RIO DE JANEIRO: New Zealander Jason Lee lies face down on a Rio de Janeiro floor, his arm twisted in a painful lock. But the 26-year-old couldn’t be happier — it’s exactly what he came halfway around the world to experience.
As pastry chefs might make pilgrimages to France or mystics to India, so hardened fighters from around the globe beat a path to Rio gyms to learn Brazilian jiu-jitsu, a formerly obscure martial art that has become an unlikely success story and export.
Once restricted almost entirely to the Latin American country, Brazilian jiu-jitsu is one of the world’s fastest-growing forms of unarmed combat, credited with igniting the mixed martial arts or MMA cage fighting phenomenon, and popular from the United States to the Middle East and Asia.
At the cramped GFTeam academy in a section of northern Rio rarely visited by tourists, Lee is one of four non-Brazilians among the 20 or so men and women grappling on the mats.
Clearly the gringos—as foreigners in Brazil are teasingly dubbed— didn’t come for the fancy facilities: the gym is open to a noisy sidewalk, has a dodgy toilet, and is so small that fighters literally bounce off the padded walls.
The real attraction is simple: more than half of everyone in the room wears the elite black belt.
“They refer to this place as the champion factory,” Lee says.
A wiry, soft-spoken man, Lee was a karate black belt in New Zealand when he stumbled across jiu-jitsu. Less than three years later—after reaching blue belt, stage two in the long haul to jiu-jitsu black—he was sufficiently hooked to grab a plane to Rio.
“There’s something about jiu-jitsu,” Lee said. “You fall under the spell.”
In about 1914, with jiu-jitsu barely known outside Asia, Japanese immigrant and jiu-jitsu master Mitsuyo Maeda introduced the sport to Brazil by giving lessons to the sons of businessman Gastao Gracie in the Amazon jungle city of Belem.
But it was Gracie’s youngest son Helio—considered too sickly to take part— who would make history.
Helio, according to legend, spent years watching his brothers from the sidelines before finally getting a chance. When he did, he had a novel idea: why not adapt the traditional moves to suit his weaker physique?
The supposed weakling proved right.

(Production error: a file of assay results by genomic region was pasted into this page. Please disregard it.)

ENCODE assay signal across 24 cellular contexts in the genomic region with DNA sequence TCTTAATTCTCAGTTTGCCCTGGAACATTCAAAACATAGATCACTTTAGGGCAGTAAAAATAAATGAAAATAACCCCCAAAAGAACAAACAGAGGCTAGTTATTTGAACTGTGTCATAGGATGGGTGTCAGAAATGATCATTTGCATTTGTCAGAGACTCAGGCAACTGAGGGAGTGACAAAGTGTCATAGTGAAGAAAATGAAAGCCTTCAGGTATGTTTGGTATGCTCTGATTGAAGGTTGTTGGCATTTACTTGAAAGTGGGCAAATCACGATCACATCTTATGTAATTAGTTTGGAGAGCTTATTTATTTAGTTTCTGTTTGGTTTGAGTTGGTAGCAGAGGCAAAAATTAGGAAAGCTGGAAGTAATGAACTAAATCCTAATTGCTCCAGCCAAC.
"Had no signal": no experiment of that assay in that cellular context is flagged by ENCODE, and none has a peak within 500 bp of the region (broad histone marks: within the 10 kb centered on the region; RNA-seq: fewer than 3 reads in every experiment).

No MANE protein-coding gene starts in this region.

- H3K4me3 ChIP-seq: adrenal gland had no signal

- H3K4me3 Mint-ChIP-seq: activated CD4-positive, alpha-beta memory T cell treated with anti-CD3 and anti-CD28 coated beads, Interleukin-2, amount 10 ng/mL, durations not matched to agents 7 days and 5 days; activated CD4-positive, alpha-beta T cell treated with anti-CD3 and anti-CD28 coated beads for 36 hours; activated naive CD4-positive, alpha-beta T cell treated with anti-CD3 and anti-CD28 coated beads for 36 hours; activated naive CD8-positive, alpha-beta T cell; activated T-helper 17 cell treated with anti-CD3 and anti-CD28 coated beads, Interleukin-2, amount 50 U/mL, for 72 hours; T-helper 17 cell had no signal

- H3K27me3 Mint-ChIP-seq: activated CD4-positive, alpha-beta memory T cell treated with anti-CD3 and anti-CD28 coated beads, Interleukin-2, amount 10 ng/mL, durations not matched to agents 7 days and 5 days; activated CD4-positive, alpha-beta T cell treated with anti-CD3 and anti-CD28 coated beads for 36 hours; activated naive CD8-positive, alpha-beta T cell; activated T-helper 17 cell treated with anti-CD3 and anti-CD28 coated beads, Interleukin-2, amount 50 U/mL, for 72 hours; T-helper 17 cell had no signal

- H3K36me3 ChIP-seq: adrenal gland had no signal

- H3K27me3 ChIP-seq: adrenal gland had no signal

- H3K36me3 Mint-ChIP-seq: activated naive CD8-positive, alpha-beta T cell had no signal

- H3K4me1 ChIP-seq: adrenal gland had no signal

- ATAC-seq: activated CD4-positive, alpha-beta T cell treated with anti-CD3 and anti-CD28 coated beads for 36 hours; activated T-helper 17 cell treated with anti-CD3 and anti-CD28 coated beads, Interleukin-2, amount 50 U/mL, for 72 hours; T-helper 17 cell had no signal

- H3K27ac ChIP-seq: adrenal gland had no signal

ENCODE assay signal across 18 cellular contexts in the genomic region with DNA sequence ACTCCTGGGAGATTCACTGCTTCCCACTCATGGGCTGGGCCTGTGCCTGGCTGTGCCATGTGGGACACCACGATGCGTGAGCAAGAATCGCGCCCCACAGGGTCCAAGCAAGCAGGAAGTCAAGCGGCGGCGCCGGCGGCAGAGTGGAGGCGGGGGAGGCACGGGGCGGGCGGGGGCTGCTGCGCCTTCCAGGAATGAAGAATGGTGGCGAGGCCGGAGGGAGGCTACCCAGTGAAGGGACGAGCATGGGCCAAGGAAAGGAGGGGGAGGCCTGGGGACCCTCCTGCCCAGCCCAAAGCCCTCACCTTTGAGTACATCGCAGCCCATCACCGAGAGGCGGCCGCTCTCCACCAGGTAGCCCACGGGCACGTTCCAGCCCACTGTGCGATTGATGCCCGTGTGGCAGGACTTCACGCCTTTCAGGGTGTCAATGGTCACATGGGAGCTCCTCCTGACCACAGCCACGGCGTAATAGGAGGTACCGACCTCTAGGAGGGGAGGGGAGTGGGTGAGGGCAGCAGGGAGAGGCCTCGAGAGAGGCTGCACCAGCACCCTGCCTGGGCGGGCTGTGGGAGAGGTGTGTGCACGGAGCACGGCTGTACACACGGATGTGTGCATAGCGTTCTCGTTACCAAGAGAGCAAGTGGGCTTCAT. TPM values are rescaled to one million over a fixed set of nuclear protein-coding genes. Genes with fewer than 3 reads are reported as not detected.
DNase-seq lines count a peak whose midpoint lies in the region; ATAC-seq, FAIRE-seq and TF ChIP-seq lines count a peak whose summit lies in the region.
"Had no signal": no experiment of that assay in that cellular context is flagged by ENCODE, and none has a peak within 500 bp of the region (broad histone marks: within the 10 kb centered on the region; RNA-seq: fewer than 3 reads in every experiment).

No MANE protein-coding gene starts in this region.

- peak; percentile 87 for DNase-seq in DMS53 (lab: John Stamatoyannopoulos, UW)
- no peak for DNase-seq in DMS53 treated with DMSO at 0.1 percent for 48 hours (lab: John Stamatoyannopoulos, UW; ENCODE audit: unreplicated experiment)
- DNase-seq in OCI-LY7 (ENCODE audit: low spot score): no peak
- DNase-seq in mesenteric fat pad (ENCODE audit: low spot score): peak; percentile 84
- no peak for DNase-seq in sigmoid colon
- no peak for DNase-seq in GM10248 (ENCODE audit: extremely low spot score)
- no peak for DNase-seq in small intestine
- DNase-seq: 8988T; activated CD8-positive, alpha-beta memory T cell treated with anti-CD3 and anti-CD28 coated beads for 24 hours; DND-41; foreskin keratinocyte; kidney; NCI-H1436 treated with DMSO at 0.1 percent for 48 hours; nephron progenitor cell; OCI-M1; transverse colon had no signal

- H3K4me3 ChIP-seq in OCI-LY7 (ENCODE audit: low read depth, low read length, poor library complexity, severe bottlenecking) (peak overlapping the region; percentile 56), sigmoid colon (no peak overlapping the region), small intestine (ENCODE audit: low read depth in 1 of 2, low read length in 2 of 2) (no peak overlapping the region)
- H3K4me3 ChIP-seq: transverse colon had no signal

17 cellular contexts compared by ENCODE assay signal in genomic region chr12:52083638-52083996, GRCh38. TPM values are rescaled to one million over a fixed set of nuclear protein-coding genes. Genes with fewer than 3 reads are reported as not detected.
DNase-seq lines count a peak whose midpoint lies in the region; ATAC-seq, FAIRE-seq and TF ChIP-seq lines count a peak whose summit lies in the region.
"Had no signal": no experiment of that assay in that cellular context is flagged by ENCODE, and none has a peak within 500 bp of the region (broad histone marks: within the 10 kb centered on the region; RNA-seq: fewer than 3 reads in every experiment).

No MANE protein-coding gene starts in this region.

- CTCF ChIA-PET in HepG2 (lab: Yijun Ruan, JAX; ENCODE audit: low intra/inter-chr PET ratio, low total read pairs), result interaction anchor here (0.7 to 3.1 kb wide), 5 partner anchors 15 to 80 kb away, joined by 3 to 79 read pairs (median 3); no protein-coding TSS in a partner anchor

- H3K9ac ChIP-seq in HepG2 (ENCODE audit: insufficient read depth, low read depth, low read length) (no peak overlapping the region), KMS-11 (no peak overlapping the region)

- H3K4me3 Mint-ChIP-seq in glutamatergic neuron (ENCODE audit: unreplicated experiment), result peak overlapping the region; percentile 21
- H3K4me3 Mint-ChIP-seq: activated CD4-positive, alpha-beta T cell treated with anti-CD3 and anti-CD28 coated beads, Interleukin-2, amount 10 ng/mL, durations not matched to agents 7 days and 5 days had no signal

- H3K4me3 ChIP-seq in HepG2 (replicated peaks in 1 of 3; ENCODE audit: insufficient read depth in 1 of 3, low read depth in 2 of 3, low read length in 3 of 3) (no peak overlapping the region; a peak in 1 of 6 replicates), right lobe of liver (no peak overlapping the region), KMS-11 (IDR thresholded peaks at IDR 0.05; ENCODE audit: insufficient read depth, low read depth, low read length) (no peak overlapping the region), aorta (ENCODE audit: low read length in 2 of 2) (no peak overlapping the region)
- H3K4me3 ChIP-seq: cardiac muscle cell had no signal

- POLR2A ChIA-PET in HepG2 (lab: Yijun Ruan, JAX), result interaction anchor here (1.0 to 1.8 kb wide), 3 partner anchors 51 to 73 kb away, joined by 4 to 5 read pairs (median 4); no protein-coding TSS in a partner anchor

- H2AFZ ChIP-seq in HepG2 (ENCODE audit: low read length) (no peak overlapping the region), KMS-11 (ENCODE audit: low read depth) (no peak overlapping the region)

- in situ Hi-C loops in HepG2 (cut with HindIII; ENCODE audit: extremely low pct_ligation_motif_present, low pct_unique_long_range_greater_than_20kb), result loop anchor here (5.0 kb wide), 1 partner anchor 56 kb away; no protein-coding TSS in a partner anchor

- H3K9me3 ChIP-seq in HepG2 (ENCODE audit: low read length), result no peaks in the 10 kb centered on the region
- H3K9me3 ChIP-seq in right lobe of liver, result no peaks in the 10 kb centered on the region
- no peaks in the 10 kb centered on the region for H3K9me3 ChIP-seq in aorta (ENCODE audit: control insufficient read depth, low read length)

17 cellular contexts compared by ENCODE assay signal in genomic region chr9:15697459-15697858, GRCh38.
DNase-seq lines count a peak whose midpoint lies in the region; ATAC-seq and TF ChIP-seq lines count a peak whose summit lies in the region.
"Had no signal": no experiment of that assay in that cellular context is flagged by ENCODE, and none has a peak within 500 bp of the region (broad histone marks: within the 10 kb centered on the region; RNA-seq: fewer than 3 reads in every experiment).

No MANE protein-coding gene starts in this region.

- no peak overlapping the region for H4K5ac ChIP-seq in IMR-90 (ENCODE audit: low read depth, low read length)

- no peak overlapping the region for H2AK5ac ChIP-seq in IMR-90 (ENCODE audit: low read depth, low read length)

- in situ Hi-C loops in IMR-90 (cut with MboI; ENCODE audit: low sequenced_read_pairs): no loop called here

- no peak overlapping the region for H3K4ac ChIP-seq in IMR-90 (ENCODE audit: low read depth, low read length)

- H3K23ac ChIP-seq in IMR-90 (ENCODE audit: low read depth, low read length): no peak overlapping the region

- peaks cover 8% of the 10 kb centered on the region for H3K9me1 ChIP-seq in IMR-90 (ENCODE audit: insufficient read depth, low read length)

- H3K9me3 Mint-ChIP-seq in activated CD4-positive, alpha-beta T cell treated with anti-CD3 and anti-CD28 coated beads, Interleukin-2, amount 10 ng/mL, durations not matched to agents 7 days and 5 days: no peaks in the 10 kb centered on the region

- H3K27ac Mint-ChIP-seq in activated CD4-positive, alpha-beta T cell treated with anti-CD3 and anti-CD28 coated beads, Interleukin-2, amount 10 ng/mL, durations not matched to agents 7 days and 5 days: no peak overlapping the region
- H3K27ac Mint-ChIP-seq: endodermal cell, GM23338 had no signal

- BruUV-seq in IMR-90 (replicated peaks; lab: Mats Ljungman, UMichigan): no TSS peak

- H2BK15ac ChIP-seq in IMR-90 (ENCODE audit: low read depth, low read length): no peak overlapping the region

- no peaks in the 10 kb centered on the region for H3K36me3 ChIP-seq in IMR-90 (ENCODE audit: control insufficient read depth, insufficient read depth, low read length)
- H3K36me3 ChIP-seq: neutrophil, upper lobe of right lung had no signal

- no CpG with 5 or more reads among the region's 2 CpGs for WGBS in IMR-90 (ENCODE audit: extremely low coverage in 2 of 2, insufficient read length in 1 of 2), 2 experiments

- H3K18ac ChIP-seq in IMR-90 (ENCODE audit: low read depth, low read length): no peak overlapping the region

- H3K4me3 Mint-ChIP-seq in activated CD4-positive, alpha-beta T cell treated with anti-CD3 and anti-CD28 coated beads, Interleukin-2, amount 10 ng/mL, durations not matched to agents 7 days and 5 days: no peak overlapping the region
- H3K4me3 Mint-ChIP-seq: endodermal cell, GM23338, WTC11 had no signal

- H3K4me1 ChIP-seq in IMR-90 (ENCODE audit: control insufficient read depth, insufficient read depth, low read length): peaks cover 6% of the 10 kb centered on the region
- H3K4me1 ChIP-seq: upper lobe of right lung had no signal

Experimenting and refining, Helio came up with techniques that would allow skilled smaller practitioners to dominate bigger, stronger opponents — and with that, Brazilian jiu-jitsu, or BJJ, was born.
The Gracies have since turned the sport into a remarkable family empire.
Arguably the most successful has been Helio Gracie’s oldest son Rorion, who launched the Ultimate Fighting Championship or UFC in the United States in the 1990s, kicking off today’s hugely popular, multi-million dollar MMA industry.
But the rest of the extended family has been just as busy.
“I have students here from Bermuda, Argentina, Iran, France,” Rolker Gracie, another of Helio’s sons, said in an interview, sitting cross legged on the green and red mats of his jiu-jitsu school, the Gracie Academy, in Rio de Janeiro.
“I go to Africa for seminars, I go to Buenos Aires for seminars, and my brothers go to Israel, Kuwait, everywhere,” Gracie, 51, said. “I have a brother living in Spain, a brother in Honolulu, a brother in San Diego, a brother and two sisters in Los Angeles. And they’re all teaching jiu-jitsu.”
While the Gracies are jiu-jitsu royalty, it’s an actual royal, Sheikh Tahnoon bin Zayed of Abu Dhabi, who has emerged as the sport’s biggest new booster.
A huge UFC fan, Sheikh Tahnoon created his own Abu Dhabi Combat Club with annual tournaments featuring prize fights worth up to $40,000, turning the oil-rich emirate into a new capital for the much-traveled martial art.
The United Arab Emirates are also the engine pushing the next wave of expansion, with jiu-jitsu being included for the first time in 2018 Asia Games in Jakarta and, the UAE hopes, eventually the Olympics.
The ‘soft art’
To Brazilians jiu-jitsu is the “arte suave,” or soft art. Others liken jiu-jitsu to physical chess and it’s true that with hitting and kicking banned, there are fewer injuries than in other martial arts.
But given that jiu-jitsu’s goal is submission through arm locks and choking—competitors often end up briefly unconscious—“soft” is a relative concept.
At the Rio GFTeam academy, headquarters of a network that has spread across Brazil and the United States, the air filled with cries and the thwack of limbs against mats. One Brazilian pressed ice to a huge swelling around his eye.
“I’ve broken my nose three times and dislocated both knees,” said Jacob Mackenzie, a multiple champion black belt from Canada who trains at GFTeam.
“The training is really hard here. Here there are no tourists or special prices for gringos.”
But getting that Brazilian connection is worth the pain.
After training for years in Brazil, Mackenzie, 29, is in high demand as a seminar teacher in a dozen countries. “A lot of the Brazilians who come over to teach can’t explain the techniques, so being from Canada and speaking English is a real plus,” he said.
Lee also hopes to leverage his Rio experience into a career back home.
“I want to open a martial arts academy eventually. Coming here made sense,” he said.
“I want to get recognized accreditation so I can say: ‘I trained in Brazil.’”